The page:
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Thermion Stone Age review

Four flavors of fully-analogue fuzz in one pedal... How many more could a guitar player need?

Thermion Stone Age Fuzz
(Image: © Future)

Guitar World Verdict

If you don’t mind splashing the cash, we’d definitely recommend taking a look at Thermion’s Stone Age – it may just take care of all your fuzz needs.

Pros

  • +

    Four distinct fuzz engines in one chassis.

  • +

    Footswitchable octave and clean blend.

  • +

    Practical EQ section.

Cons

  • -

    For those who are tight for ’board space, the side-mounted socketry adds to what’s already a wide pedal.

We know that fuzz is fuzz, but there are plenty of different flavours out there and we all have our favorites among them. So what if we got the sounds of several of fuzzes in a single pedal? 

Okay, we’ve seen the digital modeling pedals that offer you the likes of Fuzz Face and Big Muff sounds in one place, but what about an analogue pedal that does a similar thing while retaining tradition by using transistors exactly like all classic fuzz pedals do?

That pedal is the Thermion Stone Age. Loaded with 10 silicon transistors, the pedal packs four different fuzz engines into its three-footswitch chassis. The fuzz type is chosen via a rotary switch. 

This means that only one fuzz is available at a time and that you can’t stack them – but there’s actually loads of sonic flexibility by bringing those two extra footswitches into play. 

One adds adjustable amounts of octave to the fuzz, and the other does the same for clean sound. On top of that you also get a toggle switch to bring in high- and low-cut filters to shape the tone, all very useful in reducing low-end woofiness or adjusting the top-end to match your guitar amp.

Thermion Stone Age Fuzz

(Image credit: Future)

Sounds

The four fuzz modes selected with a rotary switch are a Single Transistor fuzz, Maestro (based on the Maestro FZ-1), Face (no explanation needed!), and Thermion, which is a modified version of a four-transistor Big Muff. The fuzz is turned up by a Gain knob, and a Volume knob sets the pedal’s output with plenty available beyond unity gain for volume boost or to drive your amp.

The Clean Mix completely justifies its inclusion by building in an element of clarity and note definition

First up, the Single Transistor has a bright crunchy vibe to it and, although it’s a fuzz circuit, it can offer an array of broken up overdrive-like tones.

Its nature makes it an obvious choice to use with some Clean Mix as you can basically set a high level of the clean sound and add in just a little dirt for a useful range of edge-of-break-up tones. With all four of the fuzz engines, though, the Clean Mix completely justifies its inclusion by building in an element of clarity and note definition.

We’ve recently seen Gibson revive its Maestro brand and put out a new version of the ‘Satisfaction’ fuzz, the FZ-1, and the one here has a similar raspy-edged disposition. It starts out relatively full- bodied, but the filters can thin things out for a leaner fuzz. 

Thermion Stone Age Fuzz

(Image credit: Future)

If you want more gnarliness, you can introduce the octave. With all of the fuzz engines, low levels of the Octave Mix knob will bring in the extra upper harmonic, adding an enhancement to the sound that works particularly well with sustained notes in solos. 

However, higher levels offer a certain trebly raucousness that can add a more extreme edge. That works particularly well with the Maestro, but it also adds another dimension to the other engines, conferring a versatility that can take them beyond their normal operating envelope.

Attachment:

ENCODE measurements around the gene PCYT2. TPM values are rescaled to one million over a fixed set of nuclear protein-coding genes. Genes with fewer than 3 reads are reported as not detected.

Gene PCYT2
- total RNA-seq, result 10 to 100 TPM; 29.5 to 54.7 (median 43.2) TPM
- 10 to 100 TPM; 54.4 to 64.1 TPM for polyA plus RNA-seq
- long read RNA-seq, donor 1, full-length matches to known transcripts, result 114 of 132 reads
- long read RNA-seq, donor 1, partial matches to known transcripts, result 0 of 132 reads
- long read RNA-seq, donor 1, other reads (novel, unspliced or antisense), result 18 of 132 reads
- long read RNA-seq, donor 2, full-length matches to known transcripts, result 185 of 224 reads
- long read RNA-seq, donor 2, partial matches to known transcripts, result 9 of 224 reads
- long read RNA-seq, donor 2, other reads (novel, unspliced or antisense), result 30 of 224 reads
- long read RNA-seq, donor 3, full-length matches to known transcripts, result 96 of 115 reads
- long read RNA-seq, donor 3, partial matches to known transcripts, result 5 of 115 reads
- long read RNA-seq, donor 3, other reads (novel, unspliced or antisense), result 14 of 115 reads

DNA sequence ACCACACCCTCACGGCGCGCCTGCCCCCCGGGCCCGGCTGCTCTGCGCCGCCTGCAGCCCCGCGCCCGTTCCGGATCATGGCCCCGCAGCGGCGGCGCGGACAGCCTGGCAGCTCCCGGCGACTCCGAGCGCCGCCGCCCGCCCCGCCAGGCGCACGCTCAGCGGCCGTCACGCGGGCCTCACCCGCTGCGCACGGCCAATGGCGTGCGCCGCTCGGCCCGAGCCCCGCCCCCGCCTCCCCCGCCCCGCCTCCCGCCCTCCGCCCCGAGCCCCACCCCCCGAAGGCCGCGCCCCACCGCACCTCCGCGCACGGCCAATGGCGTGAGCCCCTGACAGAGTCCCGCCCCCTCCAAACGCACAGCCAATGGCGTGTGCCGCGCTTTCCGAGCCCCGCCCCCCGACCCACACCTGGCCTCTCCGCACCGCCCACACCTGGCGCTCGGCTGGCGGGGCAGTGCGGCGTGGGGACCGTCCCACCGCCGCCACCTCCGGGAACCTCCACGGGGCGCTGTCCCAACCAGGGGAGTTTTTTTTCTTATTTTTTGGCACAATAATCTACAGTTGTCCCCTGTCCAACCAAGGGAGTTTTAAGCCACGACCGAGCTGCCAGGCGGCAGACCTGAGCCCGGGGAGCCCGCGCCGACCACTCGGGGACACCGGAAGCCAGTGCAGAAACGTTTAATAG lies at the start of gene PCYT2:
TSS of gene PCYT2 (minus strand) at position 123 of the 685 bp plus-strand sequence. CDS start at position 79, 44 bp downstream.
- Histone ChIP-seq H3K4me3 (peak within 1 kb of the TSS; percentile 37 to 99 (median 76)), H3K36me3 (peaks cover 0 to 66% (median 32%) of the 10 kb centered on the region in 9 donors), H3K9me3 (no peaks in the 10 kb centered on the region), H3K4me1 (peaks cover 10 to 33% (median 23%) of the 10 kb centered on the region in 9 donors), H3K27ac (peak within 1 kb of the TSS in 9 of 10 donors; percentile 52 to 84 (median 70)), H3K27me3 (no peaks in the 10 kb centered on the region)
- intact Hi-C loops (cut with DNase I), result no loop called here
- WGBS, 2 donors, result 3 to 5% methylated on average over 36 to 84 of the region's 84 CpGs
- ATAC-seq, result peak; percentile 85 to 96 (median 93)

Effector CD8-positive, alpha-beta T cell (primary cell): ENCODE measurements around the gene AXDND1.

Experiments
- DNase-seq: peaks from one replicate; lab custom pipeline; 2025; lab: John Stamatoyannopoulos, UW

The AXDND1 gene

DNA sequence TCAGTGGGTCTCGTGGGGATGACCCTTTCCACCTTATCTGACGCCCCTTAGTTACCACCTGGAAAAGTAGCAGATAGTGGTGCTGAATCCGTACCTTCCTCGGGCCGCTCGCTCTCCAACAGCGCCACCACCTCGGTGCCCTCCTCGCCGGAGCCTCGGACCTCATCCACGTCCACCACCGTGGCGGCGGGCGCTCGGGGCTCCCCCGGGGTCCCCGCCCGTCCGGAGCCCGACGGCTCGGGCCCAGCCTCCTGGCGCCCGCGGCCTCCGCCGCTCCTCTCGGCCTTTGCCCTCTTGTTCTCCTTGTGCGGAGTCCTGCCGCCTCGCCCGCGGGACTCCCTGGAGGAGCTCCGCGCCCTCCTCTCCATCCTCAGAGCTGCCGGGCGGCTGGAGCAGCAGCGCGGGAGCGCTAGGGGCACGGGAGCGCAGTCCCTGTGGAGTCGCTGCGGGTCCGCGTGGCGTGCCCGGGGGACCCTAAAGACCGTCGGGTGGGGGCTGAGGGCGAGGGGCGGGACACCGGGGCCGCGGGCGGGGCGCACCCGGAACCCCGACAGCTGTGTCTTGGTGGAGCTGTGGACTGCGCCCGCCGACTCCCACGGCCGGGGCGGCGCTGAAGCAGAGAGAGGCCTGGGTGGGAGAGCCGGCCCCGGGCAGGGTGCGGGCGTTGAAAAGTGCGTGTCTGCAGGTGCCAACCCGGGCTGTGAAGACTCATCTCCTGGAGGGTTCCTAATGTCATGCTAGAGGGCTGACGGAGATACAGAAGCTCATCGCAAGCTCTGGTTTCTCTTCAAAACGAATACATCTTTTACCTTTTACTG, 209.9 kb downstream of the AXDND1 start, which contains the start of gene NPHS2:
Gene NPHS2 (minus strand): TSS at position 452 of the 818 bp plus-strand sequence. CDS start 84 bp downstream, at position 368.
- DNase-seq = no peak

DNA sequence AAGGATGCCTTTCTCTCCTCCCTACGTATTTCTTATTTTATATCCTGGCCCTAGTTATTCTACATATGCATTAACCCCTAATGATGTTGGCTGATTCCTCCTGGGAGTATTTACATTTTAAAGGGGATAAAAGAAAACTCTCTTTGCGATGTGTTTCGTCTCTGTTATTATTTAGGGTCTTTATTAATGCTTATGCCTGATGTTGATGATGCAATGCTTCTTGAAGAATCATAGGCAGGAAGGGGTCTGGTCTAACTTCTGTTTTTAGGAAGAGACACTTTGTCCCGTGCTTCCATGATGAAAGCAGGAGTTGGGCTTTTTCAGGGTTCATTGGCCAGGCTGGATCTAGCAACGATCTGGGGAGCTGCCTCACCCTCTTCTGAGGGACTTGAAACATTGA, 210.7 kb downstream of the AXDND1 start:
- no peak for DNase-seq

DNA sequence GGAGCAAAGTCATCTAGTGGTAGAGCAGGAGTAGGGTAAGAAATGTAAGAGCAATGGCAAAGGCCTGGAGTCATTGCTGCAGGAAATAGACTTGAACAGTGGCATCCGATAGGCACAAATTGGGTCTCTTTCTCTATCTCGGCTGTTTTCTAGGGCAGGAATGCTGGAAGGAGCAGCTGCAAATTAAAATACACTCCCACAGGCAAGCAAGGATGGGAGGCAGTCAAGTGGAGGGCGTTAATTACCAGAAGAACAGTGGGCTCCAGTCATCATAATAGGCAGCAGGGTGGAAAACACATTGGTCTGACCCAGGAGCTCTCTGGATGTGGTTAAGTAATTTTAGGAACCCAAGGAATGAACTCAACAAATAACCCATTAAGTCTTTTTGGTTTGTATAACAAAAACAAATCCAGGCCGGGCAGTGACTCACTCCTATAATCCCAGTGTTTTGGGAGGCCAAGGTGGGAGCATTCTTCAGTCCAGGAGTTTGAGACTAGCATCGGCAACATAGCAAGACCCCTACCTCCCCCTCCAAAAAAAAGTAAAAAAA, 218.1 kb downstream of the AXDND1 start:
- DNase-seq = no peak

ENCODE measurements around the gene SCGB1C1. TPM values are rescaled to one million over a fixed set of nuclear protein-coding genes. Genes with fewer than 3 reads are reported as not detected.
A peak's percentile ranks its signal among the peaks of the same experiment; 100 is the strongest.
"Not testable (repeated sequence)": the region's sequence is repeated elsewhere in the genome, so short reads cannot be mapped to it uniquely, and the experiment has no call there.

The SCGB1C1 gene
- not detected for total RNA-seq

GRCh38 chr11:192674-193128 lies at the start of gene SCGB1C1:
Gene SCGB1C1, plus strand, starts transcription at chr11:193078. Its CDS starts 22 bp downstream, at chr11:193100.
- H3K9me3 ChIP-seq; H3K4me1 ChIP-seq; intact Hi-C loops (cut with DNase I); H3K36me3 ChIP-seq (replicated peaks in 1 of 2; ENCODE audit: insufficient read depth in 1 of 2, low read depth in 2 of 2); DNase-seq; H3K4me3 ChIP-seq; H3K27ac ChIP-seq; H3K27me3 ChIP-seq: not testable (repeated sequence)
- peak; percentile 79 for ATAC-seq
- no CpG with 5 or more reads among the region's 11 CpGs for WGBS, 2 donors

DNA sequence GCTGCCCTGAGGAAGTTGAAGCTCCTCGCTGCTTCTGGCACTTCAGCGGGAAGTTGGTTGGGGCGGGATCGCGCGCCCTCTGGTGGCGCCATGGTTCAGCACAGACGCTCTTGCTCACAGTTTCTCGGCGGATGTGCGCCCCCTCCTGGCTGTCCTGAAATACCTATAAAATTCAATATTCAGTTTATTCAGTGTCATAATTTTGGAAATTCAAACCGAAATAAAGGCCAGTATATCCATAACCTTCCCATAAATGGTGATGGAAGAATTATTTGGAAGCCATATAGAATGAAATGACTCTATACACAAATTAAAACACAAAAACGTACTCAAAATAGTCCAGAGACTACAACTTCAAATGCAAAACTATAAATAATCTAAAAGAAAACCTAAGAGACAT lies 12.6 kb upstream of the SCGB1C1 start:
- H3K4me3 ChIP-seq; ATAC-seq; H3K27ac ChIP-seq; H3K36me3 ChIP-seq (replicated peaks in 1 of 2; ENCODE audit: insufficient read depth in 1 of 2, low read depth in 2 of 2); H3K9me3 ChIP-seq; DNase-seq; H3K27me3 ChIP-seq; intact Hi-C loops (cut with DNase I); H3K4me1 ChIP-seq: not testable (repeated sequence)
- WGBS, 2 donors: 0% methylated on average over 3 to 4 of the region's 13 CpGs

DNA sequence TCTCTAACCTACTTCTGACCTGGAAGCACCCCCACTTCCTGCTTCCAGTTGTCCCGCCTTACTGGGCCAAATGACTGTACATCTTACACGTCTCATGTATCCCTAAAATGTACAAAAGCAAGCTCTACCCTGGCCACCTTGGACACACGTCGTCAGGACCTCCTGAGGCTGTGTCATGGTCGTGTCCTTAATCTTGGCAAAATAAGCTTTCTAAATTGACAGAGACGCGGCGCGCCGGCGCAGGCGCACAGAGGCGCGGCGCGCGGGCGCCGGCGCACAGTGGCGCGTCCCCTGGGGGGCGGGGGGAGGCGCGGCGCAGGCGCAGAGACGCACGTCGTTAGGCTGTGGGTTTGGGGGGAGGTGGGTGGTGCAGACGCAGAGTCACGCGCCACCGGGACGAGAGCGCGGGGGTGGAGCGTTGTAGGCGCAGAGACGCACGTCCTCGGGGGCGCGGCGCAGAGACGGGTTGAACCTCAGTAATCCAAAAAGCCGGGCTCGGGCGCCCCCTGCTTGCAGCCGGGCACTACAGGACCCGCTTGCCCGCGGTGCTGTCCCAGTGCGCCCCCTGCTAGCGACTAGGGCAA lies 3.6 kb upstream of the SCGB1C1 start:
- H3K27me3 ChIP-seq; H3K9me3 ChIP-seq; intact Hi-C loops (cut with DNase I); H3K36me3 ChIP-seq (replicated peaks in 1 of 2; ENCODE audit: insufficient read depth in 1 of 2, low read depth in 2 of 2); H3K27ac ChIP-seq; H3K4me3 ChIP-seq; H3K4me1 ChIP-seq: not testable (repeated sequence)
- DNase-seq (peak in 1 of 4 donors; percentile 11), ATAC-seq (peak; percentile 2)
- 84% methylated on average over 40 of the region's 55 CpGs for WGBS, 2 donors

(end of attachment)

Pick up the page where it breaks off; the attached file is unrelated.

Staying true to the original vintage sounds while bringing something new to the table, this is a true fuzz facilitator

The Face setting is obviously designed to emulate a two-transistor Fuzz Face – and it succeeds admirably with a familiar sound that cleans up wonderfully with your guitar’s volume knob. If you’re not averse to a bit of Hendrix tonality, this will get you there with added Octavia flavoring if needed.

The Thermion has plenty of Big Muff flavor, though the filters can’t replicate the exact extremes of variation you’d get with a Muff ’s single wide-ranging Tone knob. In some ways, however, they offer more practical control. The basic tonal ballpark here is one that many would use, and being able to thin out any low-end murk or roll back a bit of top-end from it to best suit your rig is an invaluable asset.

Verdict

If you want a fuzz box and don’t mind the price tag, then we’d definitely recommend the Stone Age. While the four fuzz engines onboard are tempting enough in their own right, it’s the extra Octave and Clean Mix facilities that make this such a flexible proposition. 

Staying true to the original vintage sounds while bringing something new to the table, this is a true fuzz facilitator offering the widest range of fully analogue fuzz tones in a single pedal.

Specs

  • PRICE: £249
  • ORIGIN: Spain
  • TYPE: Fuzz pedal
  • FEATURES: True Bypass, 4x fuzz engines, Octave, Clean Mix, EQ
  • CONTROLS: High Cut, Low Cut, EQ In/Out switch, Octave Mix, Fuzz selector switch, Volume, Clean Mix, Gain, Add Octave footswitch, Add Clean footswitch, Bypass footswitch CONNECTIONS: Standard input, standard output
  • POWER: 9V DC adaptor 140ma (not supplied)
  • DIMENSIONS: 150 (w) x 120 (d) x 60mm (h)
  • CONTACT: Thermion Pedals (opens in new tab)

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Trevor Curwen has played guitar for several decades – he's also mimed it on the UK's Top of the Pops. Much of his working life, though, has been spent behind the mixing desk, during which time he has built up a solid collection of the guitars, amps and pedals needed to cover just about any studio session. He writes pedal reviews for Guitarist and has contributed to Total Guitar, MusicRadar and Future Music among others.